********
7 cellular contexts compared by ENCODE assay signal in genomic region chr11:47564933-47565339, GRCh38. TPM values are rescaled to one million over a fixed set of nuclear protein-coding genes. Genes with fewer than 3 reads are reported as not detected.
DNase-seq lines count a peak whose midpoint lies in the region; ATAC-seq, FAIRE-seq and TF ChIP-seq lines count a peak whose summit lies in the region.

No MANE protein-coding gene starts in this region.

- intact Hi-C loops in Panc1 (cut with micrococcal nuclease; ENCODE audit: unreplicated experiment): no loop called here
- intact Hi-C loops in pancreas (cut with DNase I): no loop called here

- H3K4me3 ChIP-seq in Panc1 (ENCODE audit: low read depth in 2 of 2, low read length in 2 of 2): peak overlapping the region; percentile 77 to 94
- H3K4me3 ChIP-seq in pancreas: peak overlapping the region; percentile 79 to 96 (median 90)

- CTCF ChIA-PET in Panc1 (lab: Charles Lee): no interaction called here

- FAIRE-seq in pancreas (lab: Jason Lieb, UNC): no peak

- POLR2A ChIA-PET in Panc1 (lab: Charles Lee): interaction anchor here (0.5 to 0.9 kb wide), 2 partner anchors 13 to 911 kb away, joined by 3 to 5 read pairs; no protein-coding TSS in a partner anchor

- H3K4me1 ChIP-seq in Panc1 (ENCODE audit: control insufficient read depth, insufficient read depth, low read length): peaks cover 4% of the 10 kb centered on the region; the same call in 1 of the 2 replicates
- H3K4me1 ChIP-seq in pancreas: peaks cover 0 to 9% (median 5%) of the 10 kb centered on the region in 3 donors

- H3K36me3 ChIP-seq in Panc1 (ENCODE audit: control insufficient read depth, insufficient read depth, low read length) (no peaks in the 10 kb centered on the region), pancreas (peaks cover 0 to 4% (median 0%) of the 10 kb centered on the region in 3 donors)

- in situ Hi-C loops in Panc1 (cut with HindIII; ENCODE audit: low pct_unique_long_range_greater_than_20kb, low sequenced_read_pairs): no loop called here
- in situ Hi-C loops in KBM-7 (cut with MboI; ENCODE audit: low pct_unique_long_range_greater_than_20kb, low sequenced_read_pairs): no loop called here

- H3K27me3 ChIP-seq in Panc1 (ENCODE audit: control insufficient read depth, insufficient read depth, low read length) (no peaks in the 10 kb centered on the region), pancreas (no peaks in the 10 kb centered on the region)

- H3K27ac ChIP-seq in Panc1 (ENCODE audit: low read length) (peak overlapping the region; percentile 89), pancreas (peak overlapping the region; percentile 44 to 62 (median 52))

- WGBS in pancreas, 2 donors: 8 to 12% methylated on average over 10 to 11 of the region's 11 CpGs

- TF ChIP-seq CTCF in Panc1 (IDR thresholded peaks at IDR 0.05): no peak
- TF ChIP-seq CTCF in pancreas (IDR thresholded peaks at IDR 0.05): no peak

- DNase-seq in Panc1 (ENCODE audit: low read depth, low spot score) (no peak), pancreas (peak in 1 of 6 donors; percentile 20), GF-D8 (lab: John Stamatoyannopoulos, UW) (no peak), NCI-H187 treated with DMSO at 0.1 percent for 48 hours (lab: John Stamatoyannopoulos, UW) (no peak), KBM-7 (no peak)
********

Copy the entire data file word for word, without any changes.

7 cellular contexts compared by ENCODE assay signal in genomic region chr11:47564933-47565339, GRCh38. TPM values are rescaled to one million over a fixed set of nuclear protein-coding genes. Genes with fewer than 3 reads are reported as not detected.
DNase-seq lines count a peak whose midpoint lies in the region; ATAC-seq, FAIRE-seq and TF ChIP-seq lines count a peak whose summit lies in the region.

No MANE protein-coding gene starts in this region.

- intact Hi-C loops in Panc1 (cut with micrococcal nuclease; ENCODE audit: unreplicated experiment): no loop called here
- intact Hi-C loops in pancreas (cut with DNase I): no loop called here

- H3K4me3 ChIP-seq in Panc1 (ENCODE audit: low read depth in 2 of 2, low read length in 2 of 2): peak overlapping the region; percentile 77 to 94
- H3K4me3 ChIP-seq in pancreas: peak overlapping the region; percentile 79 to 96 (median 90)

- CTCF ChIA-PET in Panc1 (lab: Charles Lee): no interaction called here

- FAIRE-seq in pancreas (lab: Jason Lieb, UNC): no peak

- POLR2A ChIA-PET in Panc1 (lab: Charles Lee): interaction anchor here (0.5 to 0.9 kb wide), 2 partner anchors 13 to 911 kb away, joined by 3 to 5 read pairs; no protein-coding TSS in a partner anchor

- H3K4me1 ChIP-seq in Panc1 (ENCODE audit: control insufficient read depth, insufficient read depth, low read length): peaks cover 4% of the 10 kb centered on the region; the same call in 1 of the 2 replicates
- H3K4me1 ChIP-seq in pancreas: peaks cover 0 to 9% (median 5%) of the 10 kb centered on the region in 3 donors

- H3K36me3 ChIP-seq in Panc1 (ENCODE audit: control insufficient read depth, insufficient read depth, low read length) (no peaks in the 10 kb centered on the region), pancreas (peaks cover 0 to 4% (median 0%) of the 10 kb centered on the region in 3 donors)

- in situ Hi-C loops in Panc1 (cut with HindIII; ENCODE audit: low pct_unique_long_range_greater_than_20kb, low sequenced_read_pairs): no loop called here
- in situ Hi-C loops in KBM-7 (cut with MboI; ENCODE audit: low pct_unique_long_range_greater_than_20kb, low sequenced_read_pairs): no loop called here

- H3K27me3 ChIP-seq in Panc1 (ENCODE audit: control insufficient read depth, insufficient read depth, low read length) (no peaks in the 10 kb centered on the region), pancreas (no peaks in the 10 kb centered on the region)

- H3K27ac ChIP-seq in Panc1 (ENCODE audit: low read length) (peak overlapping the region; percentile 89), pancreas (peak overlapping the region; percentile 44 to 62 (median 52))

- WGBS in pancreas, 2 donors: 8 to 12% methylated on average over 10 to 11 of the region's 11 CpGs

- TF ChIP-seq CTCF in Panc1 (IDR thresholded peaks at IDR 0.05): no peak
- TF ChIP-seq CTCF in pancreas (IDR thresholded peaks at IDR 0.05): no peak

- DNase-seq in Panc1 (ENCODE audit: low read depth, low spot score) (no peak), pancreas (peak in 1 of 6 donors; percentile 20), GF-D8 (lab: John Stamatoyannopoulos, UW) (no peak), NCI-H187 treated with DMSO at 0.1 percent for 48 hours (lab: John Stamatoyannopoulos, UW) (no peak), KBM-7 (no peak)